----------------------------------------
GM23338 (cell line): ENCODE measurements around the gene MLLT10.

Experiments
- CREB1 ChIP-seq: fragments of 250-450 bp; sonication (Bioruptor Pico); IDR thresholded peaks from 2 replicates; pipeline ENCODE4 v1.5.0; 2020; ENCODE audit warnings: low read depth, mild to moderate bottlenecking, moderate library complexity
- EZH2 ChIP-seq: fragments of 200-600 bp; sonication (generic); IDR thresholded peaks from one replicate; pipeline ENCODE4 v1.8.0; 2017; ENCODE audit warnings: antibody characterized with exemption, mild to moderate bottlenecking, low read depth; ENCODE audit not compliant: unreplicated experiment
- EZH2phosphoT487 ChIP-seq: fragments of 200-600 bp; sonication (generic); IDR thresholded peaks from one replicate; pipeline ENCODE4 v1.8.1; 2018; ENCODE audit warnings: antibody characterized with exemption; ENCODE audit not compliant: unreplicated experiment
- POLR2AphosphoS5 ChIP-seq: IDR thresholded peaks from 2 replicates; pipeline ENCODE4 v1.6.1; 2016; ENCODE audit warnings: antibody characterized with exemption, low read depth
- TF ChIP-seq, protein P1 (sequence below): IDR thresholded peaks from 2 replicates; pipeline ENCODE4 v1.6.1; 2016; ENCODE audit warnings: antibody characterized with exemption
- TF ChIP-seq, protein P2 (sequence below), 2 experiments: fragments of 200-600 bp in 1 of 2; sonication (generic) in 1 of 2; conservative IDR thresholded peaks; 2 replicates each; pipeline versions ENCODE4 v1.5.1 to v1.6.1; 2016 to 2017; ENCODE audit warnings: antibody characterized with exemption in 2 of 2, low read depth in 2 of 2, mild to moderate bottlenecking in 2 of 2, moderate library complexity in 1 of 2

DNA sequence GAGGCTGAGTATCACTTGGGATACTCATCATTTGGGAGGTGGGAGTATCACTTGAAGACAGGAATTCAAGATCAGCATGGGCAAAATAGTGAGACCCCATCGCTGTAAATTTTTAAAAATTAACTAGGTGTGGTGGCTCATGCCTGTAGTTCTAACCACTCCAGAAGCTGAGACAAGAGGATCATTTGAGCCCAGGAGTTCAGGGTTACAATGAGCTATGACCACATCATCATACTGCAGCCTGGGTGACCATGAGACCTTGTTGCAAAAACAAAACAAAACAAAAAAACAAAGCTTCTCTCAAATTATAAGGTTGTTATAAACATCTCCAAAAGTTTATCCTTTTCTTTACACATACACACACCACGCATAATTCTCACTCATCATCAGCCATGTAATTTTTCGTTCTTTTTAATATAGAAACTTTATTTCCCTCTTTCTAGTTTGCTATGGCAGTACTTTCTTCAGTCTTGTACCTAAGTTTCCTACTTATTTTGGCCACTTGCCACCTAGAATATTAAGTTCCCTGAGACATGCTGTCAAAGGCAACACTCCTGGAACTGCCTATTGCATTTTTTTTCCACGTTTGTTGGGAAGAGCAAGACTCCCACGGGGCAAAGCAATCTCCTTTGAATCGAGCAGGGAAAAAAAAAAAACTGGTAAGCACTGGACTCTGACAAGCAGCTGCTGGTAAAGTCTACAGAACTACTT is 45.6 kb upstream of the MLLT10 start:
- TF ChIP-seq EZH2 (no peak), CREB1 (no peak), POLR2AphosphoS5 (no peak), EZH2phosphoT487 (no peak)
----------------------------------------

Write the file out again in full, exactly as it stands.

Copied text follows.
GM23338 (cell line): ENCODE measurements around the gene MLLT10.

Experiments
- CREB1 ChIP-seq: fragments of 250-450 bp; sonication (Bioruptor Pico); IDR thresholded peaks from 2 replicates; pipeline ENCODE4 v1.5.0; 2020; ENCODE audit warnings: low read depth, mild to moderate bottlenecking, moderate library complexity
- EZH2 ChIP-seq: fragments of 200-600 bp; sonication (generic); IDR thresholded peaks from one replicate; pipeline ENCODE4 v1.8.0; 2017; ENCODE audit warnings: antibody characterized with exemption, mild to moderate bottlenecking, low read depth; ENCODE audit not compliant: unreplicated experiment
- EZH2phosphoT487 ChIP-seq: fragments of 200-600 bp; sonication (generic); IDR thresholded peaks from one replicate; pipeline ENCODE4 v1.8.1; 2018; ENCODE audit warnings: antibody characterized with exemption; ENCODE audit not compliant: unreplicated experiment
- POLR2AphosphoS5 ChIP-seq: IDR thresholded peaks from 2 replicates; pipeline ENCODE4 v1.6.1; 2016; ENCODE audit warnings: antibody characterized with exemption, low read depth
- TF ChIP-seq, protein P1 (sequence below): IDR thresholded peaks from 2 replicates; pipeline ENCODE4 v1.6.1; 2016; ENCODE audit warnings: antibody characterized with exemption
- TF ChIP-seq, protein P2 (sequence below), 2 experiments: fragments of 200-600 bp in 1 of 2; sonication (generic) in 1 of 2; conservative IDR thresholded peaks; 2 replicates each; pipeline versions ENCODE4 v1.5.1 to v1.6.1; 2016 to 2017; ENCODE audit warnings: antibody characterized with exemption in 2 of 2, low read depth in 2 of 2, mild to moderate bottlenecking in 2 of 2, moderate library complexity in 1 of 2

DNA sequence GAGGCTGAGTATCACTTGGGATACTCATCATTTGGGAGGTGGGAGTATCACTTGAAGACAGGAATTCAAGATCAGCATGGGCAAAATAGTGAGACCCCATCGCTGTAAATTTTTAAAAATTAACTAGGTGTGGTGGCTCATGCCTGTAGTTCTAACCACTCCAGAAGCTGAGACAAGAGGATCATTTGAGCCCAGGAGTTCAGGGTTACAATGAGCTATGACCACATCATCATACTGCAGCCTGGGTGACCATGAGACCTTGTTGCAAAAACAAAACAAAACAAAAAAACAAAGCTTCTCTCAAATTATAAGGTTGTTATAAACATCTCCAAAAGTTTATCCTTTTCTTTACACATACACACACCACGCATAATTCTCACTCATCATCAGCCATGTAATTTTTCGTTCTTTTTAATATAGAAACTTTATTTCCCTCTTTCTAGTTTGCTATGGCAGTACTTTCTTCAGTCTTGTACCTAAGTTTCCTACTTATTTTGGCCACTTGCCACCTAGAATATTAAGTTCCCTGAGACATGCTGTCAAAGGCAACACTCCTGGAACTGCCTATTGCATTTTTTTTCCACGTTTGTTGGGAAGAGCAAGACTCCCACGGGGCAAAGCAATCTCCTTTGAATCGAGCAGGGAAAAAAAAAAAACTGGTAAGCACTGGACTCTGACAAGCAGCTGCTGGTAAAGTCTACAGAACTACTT is 45.6 kb upstream of the MLLT10 start:
- TF ChIP-seq EZH2 (no peak), CREB1 (no peak), POLR2AphosphoS5 (no peak), EZH2phosphoT487 (no peak)